Judi Dench reflects on some of her ‘special’ acting roles
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Dame Judi Dench has worked on both stage and screen since the late 1950s. Back in 2012, the acting legend was diagnosed with age-related macular degeneration, or AMD for short. While this condition doesn’t cause total blindness, it makes everyday activities like reading and recognising faces tricky. However, the 87-year-old said she won’t let this “bad enough” condition stop her remarkable career, despite not being able to see properly.
Labelled a national treasure, Dench has opened up about the eye condition that runs in her family during an interview with Louis Theroux for BBC Two.
When asked about her acting plans for the future, she said: “I’m not doing anything much at the moment because I can’t see.”
She explained that this decline in her vision is caused by age-related macular degeneration that her mother also had.
According to the NHS, this “common condition” targets the middle part of your vision and usually first affects people in their 50s and 60s.
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AMD can make anything from reading to driving difficult, with symptoms including:
- Seeing straight lines as wavy or crooked
- Objects looking smaller than normal
- Colours seeming less bright than they used to
- Seeing things that are not there (hallucinations).
The James Bond star explained that her AMD is “bad enough” and it makes her eyesight “fuzzy”.
She even recalled a dinner party, where she couldn’t see what was on her plate. Dench said: “I went to a dinner a few weeks ago – a rather important dinner.
“It was so dark that I said to David, who was next to me, ‘Have I anything on my plate’?
“He said ‘Yes’ and I said ‘Does it need cutting up’?
“He said ‘Yes’ and I said ‘Would you do it’?
“He handed something to me on the fork and that’s the way I ate. I don’t even know if I finished it.”
Reading lines as well as spatial awareness are extremely important for a theatre star like Dench. However, she’s not letting her condition stop her from acting endeavours.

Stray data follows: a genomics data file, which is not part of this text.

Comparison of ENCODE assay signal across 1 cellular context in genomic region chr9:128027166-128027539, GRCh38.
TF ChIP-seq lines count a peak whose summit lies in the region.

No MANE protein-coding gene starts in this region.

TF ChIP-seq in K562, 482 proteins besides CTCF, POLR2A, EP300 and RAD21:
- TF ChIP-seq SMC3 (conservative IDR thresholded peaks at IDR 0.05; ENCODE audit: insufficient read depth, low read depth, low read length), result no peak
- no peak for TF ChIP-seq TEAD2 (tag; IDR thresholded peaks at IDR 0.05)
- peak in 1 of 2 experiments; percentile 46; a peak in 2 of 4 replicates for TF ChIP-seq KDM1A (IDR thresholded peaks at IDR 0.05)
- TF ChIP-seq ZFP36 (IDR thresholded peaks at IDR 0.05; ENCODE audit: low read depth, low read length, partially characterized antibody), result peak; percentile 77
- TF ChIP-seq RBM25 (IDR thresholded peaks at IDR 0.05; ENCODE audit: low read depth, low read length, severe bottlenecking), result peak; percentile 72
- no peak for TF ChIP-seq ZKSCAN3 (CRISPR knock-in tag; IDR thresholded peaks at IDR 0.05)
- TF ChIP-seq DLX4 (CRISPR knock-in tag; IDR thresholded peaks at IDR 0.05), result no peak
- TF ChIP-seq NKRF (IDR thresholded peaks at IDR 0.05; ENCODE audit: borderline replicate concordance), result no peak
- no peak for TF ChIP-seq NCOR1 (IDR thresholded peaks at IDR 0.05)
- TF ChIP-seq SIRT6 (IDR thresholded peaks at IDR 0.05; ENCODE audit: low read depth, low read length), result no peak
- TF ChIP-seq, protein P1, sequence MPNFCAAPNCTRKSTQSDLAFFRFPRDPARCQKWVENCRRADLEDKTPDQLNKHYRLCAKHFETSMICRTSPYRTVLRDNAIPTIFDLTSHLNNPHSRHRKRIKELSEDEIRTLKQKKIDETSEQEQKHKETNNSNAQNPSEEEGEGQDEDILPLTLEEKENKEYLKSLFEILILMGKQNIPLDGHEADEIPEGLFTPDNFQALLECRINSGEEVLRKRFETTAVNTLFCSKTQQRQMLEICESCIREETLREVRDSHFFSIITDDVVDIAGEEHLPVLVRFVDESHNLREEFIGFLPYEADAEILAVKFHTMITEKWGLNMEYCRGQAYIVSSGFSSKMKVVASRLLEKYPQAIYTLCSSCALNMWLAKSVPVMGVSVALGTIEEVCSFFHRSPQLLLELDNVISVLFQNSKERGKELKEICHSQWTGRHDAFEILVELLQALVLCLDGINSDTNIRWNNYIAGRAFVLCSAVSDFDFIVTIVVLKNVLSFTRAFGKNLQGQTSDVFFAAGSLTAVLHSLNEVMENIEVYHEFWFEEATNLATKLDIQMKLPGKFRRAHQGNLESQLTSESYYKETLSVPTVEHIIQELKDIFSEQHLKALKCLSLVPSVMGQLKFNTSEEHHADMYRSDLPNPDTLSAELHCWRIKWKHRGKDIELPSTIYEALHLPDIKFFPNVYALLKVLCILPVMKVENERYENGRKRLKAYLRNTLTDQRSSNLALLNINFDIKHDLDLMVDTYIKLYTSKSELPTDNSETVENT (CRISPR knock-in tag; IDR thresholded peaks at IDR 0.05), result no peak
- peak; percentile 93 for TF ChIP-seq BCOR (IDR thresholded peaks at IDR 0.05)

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Dench told Theroux: “I’ve got to teach myself a new way of learning because I have a photographic memory.
“So, a person saying to me ‘This is your line’ and I can do that, and I have many people who will help me. Nevertheless, I realise that I need to know where it is on the page.
“I’ll teach myself a way, I know I will as long as I don’t trip over doing it.”
Dench had also revealed in a previous interview that she now also prints all of her scripts in 22-point font and takes a friend to the cinema so they can tell her what is going on.
She said: “On my scripts, my font is point-size 22, so you can imagine… if we’re doing a sonnet of 14 lines, all the others will have one page and I’ll have 14!
“It’s ridiculous, it’s a farce, but I’m not going to give in.”
Fortunately, the acting royalty is not planning to retire any time soon, despite her failing eyesight.
There is currently no cure for AMD but treatments and various visual aids may help patients to carry out daily tasks, depending on what type of AMD they have and how bad it is.
From eye injections to a light treatment called photodynamic therapy, there are different interventions that could help stop your vision from getting worse, according to the NHS.
Dench added: “I’m not going to be beaten by my eyes for instance. I have macular degeneration, which means treatment every six weeks, but you just have to settle for it.”
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